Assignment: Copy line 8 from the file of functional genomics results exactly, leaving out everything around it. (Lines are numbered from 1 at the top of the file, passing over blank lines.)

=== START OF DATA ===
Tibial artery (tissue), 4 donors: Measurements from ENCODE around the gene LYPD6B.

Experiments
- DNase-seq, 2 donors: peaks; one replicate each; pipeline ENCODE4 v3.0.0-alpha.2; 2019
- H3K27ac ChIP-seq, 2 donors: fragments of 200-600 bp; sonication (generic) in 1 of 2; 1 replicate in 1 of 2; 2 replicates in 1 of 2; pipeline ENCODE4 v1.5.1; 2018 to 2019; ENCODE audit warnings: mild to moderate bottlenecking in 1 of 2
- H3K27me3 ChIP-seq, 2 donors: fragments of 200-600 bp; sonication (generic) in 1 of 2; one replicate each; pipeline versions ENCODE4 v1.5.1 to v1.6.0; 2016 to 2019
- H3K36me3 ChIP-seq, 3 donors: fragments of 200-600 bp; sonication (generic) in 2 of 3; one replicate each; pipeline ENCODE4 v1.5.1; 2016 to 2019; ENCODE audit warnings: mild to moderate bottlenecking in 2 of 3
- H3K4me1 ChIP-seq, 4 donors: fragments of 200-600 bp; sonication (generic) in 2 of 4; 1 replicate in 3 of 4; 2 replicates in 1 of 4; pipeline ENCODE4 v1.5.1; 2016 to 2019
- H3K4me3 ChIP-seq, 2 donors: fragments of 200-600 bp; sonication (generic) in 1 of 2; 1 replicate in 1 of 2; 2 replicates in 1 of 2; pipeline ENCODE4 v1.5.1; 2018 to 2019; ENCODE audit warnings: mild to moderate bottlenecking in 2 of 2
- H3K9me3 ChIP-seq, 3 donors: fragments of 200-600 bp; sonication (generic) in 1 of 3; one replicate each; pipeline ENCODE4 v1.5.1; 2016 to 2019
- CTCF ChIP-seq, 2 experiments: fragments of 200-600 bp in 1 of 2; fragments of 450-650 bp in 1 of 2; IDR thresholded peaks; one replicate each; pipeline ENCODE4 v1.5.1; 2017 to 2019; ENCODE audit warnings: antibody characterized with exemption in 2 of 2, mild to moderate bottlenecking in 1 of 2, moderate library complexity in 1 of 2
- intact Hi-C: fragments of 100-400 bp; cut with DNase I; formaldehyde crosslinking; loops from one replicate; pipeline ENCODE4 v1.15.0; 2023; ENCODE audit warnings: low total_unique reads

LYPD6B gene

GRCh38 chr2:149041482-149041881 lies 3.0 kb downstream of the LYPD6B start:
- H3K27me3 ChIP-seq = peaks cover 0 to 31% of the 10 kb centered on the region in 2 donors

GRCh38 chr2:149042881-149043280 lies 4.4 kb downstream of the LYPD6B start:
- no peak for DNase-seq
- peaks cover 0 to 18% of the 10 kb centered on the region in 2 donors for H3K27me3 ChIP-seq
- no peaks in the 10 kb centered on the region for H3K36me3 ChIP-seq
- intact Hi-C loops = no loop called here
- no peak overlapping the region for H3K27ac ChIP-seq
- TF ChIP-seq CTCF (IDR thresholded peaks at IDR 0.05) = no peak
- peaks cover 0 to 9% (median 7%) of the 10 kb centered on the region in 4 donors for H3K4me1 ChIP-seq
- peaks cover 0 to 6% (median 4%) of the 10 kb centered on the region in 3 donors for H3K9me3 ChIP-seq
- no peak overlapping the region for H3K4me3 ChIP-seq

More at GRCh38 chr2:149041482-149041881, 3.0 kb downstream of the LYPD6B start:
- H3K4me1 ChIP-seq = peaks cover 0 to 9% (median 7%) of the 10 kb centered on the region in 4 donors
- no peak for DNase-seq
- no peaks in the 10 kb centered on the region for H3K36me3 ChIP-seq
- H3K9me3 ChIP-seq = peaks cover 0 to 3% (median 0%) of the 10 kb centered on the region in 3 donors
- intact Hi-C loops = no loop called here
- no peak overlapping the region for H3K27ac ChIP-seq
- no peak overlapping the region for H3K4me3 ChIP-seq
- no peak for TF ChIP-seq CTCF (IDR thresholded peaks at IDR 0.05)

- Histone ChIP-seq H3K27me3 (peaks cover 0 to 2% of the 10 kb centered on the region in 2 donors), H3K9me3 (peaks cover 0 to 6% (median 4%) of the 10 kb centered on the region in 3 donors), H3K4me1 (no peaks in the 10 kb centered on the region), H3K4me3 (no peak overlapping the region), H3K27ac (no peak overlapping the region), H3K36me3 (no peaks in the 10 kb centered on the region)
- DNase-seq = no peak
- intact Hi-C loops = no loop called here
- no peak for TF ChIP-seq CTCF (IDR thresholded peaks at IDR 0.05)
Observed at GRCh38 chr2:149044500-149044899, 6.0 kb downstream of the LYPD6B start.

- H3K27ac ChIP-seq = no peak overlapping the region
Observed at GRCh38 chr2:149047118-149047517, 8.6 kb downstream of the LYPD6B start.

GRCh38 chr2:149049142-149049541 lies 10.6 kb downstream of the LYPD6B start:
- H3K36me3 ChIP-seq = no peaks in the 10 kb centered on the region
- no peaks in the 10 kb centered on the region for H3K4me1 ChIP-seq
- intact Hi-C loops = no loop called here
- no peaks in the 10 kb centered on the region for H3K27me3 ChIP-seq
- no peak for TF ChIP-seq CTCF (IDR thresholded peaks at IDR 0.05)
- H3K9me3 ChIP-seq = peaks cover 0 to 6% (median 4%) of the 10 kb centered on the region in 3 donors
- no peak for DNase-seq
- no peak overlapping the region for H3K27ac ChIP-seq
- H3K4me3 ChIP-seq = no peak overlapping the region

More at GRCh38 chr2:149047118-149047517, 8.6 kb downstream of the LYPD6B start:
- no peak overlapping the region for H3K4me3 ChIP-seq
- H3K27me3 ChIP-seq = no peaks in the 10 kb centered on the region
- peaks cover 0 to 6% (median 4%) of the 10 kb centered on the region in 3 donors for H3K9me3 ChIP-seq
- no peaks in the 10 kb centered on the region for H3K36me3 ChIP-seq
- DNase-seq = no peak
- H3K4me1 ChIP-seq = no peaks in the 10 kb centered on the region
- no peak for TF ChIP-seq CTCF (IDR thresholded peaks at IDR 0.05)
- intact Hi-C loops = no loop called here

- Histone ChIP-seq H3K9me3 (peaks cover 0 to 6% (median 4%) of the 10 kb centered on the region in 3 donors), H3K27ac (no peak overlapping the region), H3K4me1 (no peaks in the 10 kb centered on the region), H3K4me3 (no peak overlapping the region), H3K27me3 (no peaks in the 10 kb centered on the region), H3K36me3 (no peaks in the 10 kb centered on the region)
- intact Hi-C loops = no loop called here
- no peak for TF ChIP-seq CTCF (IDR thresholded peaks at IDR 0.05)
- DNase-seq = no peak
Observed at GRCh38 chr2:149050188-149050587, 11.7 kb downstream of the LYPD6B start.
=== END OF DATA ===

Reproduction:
- H3K4me3 ChIP-seq, 2 donors: fragments of 200-600 bp; sonication (generic) in 1 of 2; 1 replicate in 1 of 2; 2 replicates in 1 of 2; pipeline ENCODE4 v1.5.1; 2018 to 2019; ENCODE audit warnings: mild to moderate bottlenecking in 2 of 2